Vol. 4    No. 14
July 9, 2009 Archives

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A Ballet of the Differently Abled
Kenyan Dance Troupe expresses
powerful message in their art
   The U.S. Department of Housing and Urban Development (HUD) released The 2008 Annual Homeless Assessment
Report to Congress yesterday in a conference call with Secretary Shaun Donovan. There was some good and bad
news in the report. First the good news. The number of homeless individuals in homeless shelters in 2008
remained relatively constant from 2007. And on any given night, it is estimated that 664,000 people are in a
homeless shelter, which is actually down 7,500 people from the previous year.
   That’s the good news, now the bad. While the number of homeless individuals remained stable, the number of
homeless families increased by nine percent to 516,000, a clear indicator, in my view, that the housing crisis is
kicking people out of their homes at an increasing rate. This is further evidenced by the fact that while
homelessness is predominantly an urban phenomenon with 20 percent living in Los Angeles, New York and
Detroit, it is increasingly becoming a rural and suburban phenomenon. According to the HUD report, the percent of
the homeless accessing rural and suburban homeless shelters rose from 23 to 32 percent of the total in just one
year.
   And the report states “There were early signs that the economic crisis may be affecting trends in homelessness
nationally. Notably, a greater share of people accessing the homeless system in 2008 came from stays with friends
and family and from places where they had lived a year or more, suggesting that people who had been stably
housed were becoming homeless after exhausting their housing options.”
This could be the tip of the iceberg in terms of measuring the actual number of people who are homeless and the
severity of the housing crisis and the depths of the recession. For instance, while the number of individuals being
sheltered remained stable, was this due to an overall stabilization of the actual number of individuals who are
homeless or does it reflect an unavailability of space for individuals. Were the shelters maxed out before an even
larger number of people became homeless? Was some of the shelter capacity for individuals converted to family
shelters because those numbers were on the rise?
   And I remember the vivid images of tent cities being created in some warmer Western climes as people were
forced out of their homes. I’m sure that these statistics do not count the residents of these growing “tent cities.”
It is no surprise that suburbs and rural areas are experiencing an increase in demand for shelter by the homeless.
Was it only yesterday that our television screens were filled with block after block of homes with for sale signs on
the front lawn because the families had been foreclosed upon and evicted? Where have these people gone? You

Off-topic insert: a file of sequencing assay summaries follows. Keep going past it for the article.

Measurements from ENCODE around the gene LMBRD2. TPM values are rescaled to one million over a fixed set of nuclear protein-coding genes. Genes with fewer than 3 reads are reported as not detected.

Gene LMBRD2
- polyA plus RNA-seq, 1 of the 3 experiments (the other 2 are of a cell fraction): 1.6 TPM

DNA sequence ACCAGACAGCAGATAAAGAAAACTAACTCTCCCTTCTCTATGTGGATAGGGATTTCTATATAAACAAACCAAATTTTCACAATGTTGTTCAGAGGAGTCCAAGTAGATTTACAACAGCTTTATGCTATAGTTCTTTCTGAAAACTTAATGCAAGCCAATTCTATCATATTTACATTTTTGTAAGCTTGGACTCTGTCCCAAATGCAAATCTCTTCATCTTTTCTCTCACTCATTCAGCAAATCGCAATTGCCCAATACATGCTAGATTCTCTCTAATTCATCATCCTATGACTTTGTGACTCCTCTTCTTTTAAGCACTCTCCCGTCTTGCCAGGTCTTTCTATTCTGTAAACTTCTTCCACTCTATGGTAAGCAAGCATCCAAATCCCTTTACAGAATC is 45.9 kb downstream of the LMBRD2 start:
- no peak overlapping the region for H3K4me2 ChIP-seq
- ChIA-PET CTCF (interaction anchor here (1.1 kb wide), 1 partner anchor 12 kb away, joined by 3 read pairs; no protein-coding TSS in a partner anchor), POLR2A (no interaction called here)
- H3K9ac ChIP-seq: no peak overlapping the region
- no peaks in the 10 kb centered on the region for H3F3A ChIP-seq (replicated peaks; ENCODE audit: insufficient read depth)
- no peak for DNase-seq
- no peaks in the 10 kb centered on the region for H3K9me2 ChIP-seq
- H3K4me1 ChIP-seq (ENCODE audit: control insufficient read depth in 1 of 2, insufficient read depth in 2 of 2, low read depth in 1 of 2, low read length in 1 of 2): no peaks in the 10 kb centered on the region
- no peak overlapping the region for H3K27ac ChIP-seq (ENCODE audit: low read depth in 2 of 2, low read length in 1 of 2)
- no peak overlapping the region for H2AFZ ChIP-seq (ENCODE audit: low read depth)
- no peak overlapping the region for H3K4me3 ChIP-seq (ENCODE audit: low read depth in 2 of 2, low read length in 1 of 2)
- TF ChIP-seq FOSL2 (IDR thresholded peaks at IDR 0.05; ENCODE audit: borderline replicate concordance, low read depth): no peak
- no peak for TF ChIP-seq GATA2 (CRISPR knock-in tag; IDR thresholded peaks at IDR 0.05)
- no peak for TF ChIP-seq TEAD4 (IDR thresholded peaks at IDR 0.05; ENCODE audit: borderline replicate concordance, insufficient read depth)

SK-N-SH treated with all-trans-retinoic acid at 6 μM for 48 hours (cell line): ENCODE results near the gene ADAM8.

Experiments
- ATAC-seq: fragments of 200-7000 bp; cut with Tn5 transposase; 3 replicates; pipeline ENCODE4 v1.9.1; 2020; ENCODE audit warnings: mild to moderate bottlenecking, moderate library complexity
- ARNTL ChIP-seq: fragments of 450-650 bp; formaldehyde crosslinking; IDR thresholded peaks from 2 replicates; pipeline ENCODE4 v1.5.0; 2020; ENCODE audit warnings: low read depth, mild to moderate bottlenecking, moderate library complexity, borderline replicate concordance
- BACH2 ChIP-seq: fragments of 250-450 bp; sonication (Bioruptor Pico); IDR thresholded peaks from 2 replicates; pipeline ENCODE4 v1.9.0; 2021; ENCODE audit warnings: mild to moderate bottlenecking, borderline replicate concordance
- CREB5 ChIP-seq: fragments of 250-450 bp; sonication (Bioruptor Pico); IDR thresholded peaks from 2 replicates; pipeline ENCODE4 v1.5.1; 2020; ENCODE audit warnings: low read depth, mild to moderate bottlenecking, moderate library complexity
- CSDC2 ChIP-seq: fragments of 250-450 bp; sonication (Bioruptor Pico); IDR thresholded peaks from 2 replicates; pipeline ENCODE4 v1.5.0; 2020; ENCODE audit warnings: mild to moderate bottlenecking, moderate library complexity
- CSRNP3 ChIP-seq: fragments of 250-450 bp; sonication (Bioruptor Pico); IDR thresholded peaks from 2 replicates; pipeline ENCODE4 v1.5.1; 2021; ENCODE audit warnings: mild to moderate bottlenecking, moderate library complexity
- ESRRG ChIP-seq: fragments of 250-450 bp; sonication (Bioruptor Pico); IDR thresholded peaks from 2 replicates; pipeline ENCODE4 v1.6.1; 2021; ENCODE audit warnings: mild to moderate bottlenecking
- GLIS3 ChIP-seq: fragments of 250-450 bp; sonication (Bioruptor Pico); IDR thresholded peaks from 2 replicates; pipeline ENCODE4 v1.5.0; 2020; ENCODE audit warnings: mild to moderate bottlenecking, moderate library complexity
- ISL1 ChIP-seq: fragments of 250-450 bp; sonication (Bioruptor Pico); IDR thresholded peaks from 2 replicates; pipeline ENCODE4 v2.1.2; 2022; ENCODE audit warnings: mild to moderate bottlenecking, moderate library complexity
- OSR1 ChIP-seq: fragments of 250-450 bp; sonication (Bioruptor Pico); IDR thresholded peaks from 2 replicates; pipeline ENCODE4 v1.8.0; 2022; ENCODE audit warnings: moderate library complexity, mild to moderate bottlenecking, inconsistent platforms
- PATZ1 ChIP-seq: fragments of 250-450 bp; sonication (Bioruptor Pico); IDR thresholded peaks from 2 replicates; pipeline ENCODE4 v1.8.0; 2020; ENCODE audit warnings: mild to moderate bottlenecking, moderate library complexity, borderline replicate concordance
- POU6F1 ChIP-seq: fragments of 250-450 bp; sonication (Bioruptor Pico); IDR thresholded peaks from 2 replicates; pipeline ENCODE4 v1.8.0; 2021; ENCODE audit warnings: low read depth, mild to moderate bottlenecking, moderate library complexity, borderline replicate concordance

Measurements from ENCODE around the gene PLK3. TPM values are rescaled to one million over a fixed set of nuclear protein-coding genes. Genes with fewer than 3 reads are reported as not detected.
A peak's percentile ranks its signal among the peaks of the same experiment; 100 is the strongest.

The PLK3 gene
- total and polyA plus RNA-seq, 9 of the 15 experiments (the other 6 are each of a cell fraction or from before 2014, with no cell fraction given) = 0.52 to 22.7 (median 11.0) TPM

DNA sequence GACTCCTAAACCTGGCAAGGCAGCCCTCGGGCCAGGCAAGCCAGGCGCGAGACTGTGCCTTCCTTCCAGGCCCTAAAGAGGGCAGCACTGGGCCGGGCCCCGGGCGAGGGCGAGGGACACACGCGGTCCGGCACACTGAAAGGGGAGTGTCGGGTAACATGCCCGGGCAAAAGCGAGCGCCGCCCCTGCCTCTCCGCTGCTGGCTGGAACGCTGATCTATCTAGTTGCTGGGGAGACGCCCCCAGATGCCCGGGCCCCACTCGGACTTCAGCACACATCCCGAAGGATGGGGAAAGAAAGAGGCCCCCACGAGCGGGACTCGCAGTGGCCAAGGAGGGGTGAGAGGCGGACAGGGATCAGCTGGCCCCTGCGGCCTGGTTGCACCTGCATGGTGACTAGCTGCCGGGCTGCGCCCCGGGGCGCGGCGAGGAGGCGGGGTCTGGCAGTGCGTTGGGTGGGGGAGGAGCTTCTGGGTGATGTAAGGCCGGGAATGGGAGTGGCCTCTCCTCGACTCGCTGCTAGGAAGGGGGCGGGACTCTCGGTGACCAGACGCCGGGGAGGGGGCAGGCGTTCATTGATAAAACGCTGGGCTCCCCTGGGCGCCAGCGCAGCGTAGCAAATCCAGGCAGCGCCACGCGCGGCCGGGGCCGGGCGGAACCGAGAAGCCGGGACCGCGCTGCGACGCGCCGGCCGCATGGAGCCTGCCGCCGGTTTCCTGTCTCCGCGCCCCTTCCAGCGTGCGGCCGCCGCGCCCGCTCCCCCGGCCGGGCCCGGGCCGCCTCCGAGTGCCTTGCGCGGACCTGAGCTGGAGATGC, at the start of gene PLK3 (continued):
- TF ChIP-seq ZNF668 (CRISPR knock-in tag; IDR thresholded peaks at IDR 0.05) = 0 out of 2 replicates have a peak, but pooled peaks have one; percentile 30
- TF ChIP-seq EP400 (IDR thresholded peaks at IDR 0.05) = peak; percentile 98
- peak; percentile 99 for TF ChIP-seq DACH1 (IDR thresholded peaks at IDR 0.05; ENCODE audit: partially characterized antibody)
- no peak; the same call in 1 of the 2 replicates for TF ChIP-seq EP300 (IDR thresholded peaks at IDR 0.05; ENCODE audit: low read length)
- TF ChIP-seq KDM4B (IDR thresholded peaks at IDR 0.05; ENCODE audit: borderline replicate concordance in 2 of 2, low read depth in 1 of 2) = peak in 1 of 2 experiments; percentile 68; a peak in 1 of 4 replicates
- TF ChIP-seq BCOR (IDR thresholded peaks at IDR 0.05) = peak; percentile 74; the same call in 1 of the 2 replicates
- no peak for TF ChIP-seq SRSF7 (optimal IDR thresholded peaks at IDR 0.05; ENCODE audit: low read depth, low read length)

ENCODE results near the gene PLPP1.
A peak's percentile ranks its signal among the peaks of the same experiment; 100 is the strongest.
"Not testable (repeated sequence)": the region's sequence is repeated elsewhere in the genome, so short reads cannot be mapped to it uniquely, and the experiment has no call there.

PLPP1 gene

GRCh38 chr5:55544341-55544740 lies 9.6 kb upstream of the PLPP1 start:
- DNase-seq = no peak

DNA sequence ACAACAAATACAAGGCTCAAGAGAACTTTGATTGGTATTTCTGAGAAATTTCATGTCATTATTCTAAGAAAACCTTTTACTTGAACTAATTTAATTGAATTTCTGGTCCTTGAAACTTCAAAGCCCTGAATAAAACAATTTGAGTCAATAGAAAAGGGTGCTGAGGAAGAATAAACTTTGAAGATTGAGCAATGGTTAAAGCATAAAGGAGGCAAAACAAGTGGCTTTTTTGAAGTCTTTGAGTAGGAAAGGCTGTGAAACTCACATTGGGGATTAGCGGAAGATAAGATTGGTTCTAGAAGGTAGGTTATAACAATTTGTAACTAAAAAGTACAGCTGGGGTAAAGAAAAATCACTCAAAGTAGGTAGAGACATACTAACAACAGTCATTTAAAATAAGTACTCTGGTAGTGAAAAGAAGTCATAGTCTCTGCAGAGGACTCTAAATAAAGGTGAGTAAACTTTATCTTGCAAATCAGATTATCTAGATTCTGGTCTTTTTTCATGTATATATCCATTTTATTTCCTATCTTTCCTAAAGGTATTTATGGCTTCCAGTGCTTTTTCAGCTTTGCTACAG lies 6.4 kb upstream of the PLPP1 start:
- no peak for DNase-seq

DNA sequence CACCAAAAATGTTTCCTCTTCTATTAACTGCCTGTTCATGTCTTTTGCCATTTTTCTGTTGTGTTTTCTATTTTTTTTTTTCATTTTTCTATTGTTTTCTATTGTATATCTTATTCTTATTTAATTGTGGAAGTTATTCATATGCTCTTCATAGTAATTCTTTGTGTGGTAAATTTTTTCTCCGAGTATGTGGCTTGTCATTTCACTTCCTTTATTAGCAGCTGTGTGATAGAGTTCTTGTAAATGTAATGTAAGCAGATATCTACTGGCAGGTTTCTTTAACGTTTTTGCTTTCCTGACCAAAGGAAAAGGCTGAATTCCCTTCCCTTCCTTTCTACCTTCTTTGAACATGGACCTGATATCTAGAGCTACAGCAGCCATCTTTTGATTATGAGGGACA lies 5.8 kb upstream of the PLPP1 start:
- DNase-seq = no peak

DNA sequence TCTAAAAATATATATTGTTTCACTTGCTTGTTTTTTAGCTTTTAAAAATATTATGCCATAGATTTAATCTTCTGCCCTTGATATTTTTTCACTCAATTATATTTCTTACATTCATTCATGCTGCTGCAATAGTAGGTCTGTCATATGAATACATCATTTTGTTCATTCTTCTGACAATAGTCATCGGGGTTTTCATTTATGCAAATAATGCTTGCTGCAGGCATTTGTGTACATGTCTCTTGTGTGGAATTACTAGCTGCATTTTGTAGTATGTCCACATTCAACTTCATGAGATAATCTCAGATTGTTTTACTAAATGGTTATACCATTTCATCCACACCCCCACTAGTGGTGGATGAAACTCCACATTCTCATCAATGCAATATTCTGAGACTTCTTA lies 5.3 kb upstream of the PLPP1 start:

can only stay so long with family or friends after you’ve been evicted before you somebody gets on somebody’s last
nerve and someone has got to go. There may be a larger segment of homeless people who are close to being
evicted from the homes of friends and family and will be moving out onto the street.
   Back in February, there sure was a lot of hoopla about the major banks receiving billions in federal funds, yet
they weren’t making the loans to stave off the foreclosure on the homes of many middle class Americans. Are they
making the loans now? Is the number of people who are getting foreclosed on decreasing, remaining the same or
increasing?
   It just doesn’t seem right to have blocks of decent vacant houses on the one hand and hundreds of thousands of
families crammed into homeless shelters on the other hand. Clearly the present system is not meeting the needs of
many middle class families that have been hit hard by the recession. With the economic changes that we are
currently experiencing, I wouldn’t be surprised if this problem doesn’t keep growing because some jobs just aren’t
going to come back after the recession is over and it will take time for people to adjust to and prepare for the new
green and techno-centered jobs of the new economy.
   In the mean time, clearly we can do better than this. We’re awfully good at building houses. We’re just not very
good at keeping enough families in them.
   And by the way, did I mention that the homeless problem has a disparate impact on the African American
community. In 2008, 41.17 percent of the homeless who stayed in a shelter were African American, a percent 3.5
times higher than the percent of African Americans in the U.S. population. We know who makes up the greatest
percentage of the homeless in Los Angeles, New York and Detroit. This isn’t just about homelessness, it’s about
urban decline and I hope the Obama administration will be able to do something about it.
Reflections/Jonathan Gramling
                Middle class homelessness